Venture capital fundraising can be tough enough without the added challenges of a pandemic.

Nonetheless, Seattle-based biotechnology company Athira Pharma has landed an impressive $85 million for an upcoming round of pivotal testing on its NDX-1017 drug that seeks to restore brain function in Alzheimer’s patients.

The company’s courting of investors, most intense from February through April, endured hurdles at a time when funding COVID-19 research was of more immediate public concern and as the corporate world tightened pocketbooks.

“We had to be realistic that we’d be experiencing some slowing down and give investors time to digest what’s happening,’’ said Athira President and CEO Leen Kawas. “But I would say that just by having patience in this unusual type of environment and also respecting what the investors are going through – along with our story, the work and the huge medical need – is what helped get us through the finish line.’’

The story of Athira’s work is usually its ultimate trump card: Making a drug it hopes can go beyond merely slowing the progression of Alzheimer’s and actually reverse its devastating impacts.

“What was good for us here was that we had a really good story,’’ Kawas said. “We had fantastic data and a huge medical need – Alzheimer’s patients. It was very obvious that despite the macro environment changes, there is still a huge medical need in Alzheimer’s, and the intrinsic value of the work that we’re doing was still there.’’

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A small-molecule therapeutic drug, NDX-1017 is designed to specifically enhance the activity of a naturally occurring brain mechanism that has the potential to restore neuron health and brain function. Its initial testing round went so well that the company plans to combine two phases into one this time, over roughly a six-month stretch, involving 250 to 300 patients with mild- to moderate-stage Alzheimer’s.

Initial data from this “Phase 2/3’’ trial should be available late next year, with complete results by 2022.

The company previously raised $12 million ahead of the earlier clinical testing that began in fall 2017, for a total of $20 million since inception before the current round.

Ultimately, the company’s fundraising result was at the upper end of what it hoped for. The money will enable more comprehensive trials, a doubling of its 17-employee staff in the near term, and further work on some of its other, less developed drug candidates.

Fundraising efforts gathered steam soon after the company presented data from its opening round of NDX-1017 tests at the annual Clinical Trials on Alzheimer’s Disease conference in Boston last November. From there, momentum continued through the company’s mid-January appearance at the J.P. Morgan Healthcare Conference in San Francisco — the biotech industry’s biggest event — only to run up against the COVID-19 outbreak come February.

“We had some slowing down due to COVID, but we didn’t lose the interest,” Kawas said.

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A more immediate concern was ensuring supply lines remained intact to convert the company’s pharmaceutical ingredients into drugs in time to start the next trial phase. Speaking during a teleconferenced biopharma CEO roundtable in late April, Kawas acknowledged there were “two weeks of panic and trying to figure things out” before things normalized rather quickly.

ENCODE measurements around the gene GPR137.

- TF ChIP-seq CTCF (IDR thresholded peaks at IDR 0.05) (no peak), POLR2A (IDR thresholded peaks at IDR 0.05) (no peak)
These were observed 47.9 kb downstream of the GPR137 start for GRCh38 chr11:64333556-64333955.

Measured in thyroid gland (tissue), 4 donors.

Athira Chief Operating Officer Mark Litton said that after the pandemic’s initial jolt, having the world hyper-focused on finding COVID-19 treatments and vaccines probably helped Athira: After all, it was biotech companies that everybody kept turning to for solutions.

“The silver lining was there really was an interesting trend that biotech companies are getting a lot more respect,’’ Litton said. “Having raised money for many, many years in different venues, there just seems to be more respect from the average person.”

Also, having so many companies researching COVID-19 drugs didn’t siphon away investor money. Litton feels “having something that’s totally outside of COVID’’ even worked in the company’s favor.

“There are many groups that are chasing the COVID solution and most investors really want to diversify,’’ he said.

The list of new financial backers brought on through the investment bank Perceptive Advisors includes Viking Global Investors, Venrock Healthcare Capital Partners, Franklin Templeton, Rock Springs Capital, LifeSci Venture Partners, Surveyor Capital (a Citadel company), Highside Capital Management, Logos Capital, funds managed by Janus Henderson Investors, Sofinnova Investments and Avidity Partners.

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A native of Jordan, Kawas was invited in 2013 to help commercialize laboratory work she’d done as a Washington State University doctoral student. The resulting startup, then known as M3 Biotechnologies, changed its name to Athira — derived from the Arabic word, Athir, that loosely translates to “a force” or “an energy” — in April 2019.

A major reason cited by Kawas for the company’s continued success with investors is also what makes Alzheimer’s so frightening for many: The disease has staying power and isn’t about to vanish overnight.

“A lot of these investors are long-term investors,” she said. “So, they don’t only think about this year or next year …The interest in these long-term huge upsides, like finding a treatment for Alzheimer’s, has not been impacted by COVID.”